Where to find framework opportunities?We have a purpose built software, Tender Pipeline, that features all public and private framework agreement opportunities. You can quickly and easily search for opportunities and sign up to receive relevant alerts, supporting you to be well prepared in advance.
As mentioned above, framework agreements can last for anything between 2-10 years so it is important that you stay up to date and are aware of future opportunities at the earliest stage to ensure you don’t miss a significant opportunity.
Frameworks can be set up by a specific buyer, for example a University focused only for their specific use. Others are broader such as ESPO, Yorkshire Purchasing Organisation, Crown Commercial Services, Procurement for Housing etc. These will set up frameworks for their members, which may be groups of housing associations or schools, for example. So once approved and successfully awarded onto their framework you will receive mini competitions and therefore have access to a much larger group of clients.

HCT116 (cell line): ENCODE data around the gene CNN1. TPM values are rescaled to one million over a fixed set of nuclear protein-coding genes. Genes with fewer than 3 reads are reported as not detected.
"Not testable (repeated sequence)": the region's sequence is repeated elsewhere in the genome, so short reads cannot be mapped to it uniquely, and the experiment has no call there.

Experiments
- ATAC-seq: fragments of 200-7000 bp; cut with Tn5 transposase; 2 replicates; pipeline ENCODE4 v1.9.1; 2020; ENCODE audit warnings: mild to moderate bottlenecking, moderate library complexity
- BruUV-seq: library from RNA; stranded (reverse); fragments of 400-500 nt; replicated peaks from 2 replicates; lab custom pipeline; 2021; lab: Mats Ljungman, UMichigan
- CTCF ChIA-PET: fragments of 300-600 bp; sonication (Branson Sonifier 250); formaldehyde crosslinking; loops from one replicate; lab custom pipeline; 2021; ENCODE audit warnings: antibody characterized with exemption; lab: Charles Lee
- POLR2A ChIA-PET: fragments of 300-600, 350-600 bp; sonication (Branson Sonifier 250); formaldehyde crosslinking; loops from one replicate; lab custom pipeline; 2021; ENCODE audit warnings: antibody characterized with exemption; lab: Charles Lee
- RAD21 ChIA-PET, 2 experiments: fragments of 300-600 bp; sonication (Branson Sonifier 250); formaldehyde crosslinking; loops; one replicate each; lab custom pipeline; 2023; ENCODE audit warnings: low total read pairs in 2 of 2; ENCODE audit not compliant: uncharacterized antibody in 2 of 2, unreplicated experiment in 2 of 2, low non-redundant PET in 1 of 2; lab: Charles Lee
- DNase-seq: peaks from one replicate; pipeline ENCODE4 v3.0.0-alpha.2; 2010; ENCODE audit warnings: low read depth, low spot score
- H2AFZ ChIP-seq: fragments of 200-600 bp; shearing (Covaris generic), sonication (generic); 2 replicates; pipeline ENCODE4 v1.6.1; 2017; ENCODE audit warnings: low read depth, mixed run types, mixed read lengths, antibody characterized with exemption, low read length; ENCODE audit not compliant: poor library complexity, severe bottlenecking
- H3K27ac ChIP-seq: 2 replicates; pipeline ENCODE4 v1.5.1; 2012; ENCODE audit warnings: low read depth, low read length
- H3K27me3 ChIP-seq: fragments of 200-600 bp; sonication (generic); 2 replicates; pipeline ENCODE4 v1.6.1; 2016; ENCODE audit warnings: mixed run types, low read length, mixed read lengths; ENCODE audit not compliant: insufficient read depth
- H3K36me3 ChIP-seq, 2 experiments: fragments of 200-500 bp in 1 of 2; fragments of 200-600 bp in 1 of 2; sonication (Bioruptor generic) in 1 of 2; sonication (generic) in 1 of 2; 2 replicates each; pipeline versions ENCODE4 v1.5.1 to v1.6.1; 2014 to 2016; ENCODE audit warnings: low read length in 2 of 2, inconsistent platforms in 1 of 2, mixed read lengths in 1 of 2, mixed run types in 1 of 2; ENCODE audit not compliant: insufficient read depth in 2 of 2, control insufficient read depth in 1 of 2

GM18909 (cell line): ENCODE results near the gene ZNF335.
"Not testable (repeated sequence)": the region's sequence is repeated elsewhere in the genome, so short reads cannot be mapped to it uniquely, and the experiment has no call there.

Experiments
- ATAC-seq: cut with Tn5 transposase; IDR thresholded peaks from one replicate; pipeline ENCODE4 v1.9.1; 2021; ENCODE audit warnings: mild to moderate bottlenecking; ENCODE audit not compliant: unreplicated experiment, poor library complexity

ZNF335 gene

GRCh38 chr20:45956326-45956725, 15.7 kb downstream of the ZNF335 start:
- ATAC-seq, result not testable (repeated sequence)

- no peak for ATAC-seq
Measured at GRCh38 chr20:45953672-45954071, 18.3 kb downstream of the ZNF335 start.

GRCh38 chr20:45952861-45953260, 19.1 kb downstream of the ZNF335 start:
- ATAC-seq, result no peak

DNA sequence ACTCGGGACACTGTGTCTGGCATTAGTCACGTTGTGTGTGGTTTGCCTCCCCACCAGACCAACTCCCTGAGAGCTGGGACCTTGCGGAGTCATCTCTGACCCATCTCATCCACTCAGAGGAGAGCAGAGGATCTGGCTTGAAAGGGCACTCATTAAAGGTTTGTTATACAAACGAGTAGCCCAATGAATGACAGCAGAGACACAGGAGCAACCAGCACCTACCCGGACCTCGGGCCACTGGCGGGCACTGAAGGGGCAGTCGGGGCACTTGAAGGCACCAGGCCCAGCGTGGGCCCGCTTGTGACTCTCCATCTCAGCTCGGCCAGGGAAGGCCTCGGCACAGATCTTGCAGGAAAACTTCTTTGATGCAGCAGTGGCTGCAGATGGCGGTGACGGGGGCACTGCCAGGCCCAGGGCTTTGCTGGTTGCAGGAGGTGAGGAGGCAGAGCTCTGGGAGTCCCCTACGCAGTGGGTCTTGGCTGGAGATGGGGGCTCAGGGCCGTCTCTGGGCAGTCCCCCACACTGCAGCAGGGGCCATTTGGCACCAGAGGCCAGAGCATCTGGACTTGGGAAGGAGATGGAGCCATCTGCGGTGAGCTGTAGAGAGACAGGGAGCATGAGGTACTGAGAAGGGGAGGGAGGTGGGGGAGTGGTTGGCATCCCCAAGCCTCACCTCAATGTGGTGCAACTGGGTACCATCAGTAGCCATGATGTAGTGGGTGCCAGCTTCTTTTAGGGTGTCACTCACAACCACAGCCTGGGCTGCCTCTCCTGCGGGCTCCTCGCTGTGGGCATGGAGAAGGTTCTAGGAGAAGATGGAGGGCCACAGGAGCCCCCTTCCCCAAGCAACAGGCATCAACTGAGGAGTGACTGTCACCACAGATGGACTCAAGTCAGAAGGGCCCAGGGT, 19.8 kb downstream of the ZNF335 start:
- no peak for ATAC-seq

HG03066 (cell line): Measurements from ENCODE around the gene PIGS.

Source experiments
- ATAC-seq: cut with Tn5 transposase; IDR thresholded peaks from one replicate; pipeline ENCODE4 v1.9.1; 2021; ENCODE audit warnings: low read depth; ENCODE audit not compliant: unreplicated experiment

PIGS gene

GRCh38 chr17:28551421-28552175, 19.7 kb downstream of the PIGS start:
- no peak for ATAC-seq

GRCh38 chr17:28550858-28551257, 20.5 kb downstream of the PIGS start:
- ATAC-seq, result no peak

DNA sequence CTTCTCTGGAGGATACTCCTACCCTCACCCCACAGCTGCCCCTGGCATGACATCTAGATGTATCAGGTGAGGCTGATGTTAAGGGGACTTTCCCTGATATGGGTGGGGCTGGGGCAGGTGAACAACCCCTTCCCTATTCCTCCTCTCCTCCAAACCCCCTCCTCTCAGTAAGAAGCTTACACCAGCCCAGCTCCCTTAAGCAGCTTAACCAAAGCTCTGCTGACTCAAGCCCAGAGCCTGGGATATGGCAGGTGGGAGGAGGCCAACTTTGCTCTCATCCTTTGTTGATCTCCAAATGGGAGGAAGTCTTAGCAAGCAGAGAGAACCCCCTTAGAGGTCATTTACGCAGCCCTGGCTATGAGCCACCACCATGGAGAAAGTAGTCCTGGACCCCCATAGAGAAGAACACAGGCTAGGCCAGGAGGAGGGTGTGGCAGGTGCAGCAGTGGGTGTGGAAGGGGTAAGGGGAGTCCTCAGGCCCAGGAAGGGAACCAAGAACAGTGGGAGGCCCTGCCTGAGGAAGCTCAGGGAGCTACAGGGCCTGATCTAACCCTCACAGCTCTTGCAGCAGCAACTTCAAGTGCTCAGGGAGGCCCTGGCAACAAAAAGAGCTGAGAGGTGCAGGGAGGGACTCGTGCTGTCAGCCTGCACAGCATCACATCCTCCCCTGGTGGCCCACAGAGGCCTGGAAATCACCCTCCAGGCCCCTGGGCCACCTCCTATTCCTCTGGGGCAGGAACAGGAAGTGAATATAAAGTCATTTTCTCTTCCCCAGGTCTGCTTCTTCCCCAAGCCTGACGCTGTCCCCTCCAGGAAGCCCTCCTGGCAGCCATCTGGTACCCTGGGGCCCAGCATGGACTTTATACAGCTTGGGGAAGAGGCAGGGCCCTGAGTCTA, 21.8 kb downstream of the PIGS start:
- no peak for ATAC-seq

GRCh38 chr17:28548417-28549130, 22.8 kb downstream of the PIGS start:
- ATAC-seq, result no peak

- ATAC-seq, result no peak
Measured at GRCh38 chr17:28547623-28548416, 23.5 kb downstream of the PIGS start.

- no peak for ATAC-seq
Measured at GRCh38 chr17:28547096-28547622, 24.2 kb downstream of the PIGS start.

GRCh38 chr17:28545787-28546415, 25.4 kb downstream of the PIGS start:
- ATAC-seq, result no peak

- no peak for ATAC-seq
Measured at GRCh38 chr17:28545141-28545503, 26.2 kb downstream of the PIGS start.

How to secure a framework agreement
You should approach a framework as any other tender or contract opportunity. You should invest time and resources to fully understand it, including what the buyer wants and expects, appreciate your competitors strengths and weaknesses, and how you can seek competitive advantage.
We also advise to consider what compliance elements may be required so that you can plan for them. For example; what training will your staff need? Does the business need additional certifications? What experience and evidence is relevant and can you start planning for it, prior to the tender being advertised. Planning is key!
If you require additional advice, or bid writing services contact one of our experts today and discuss your requirements.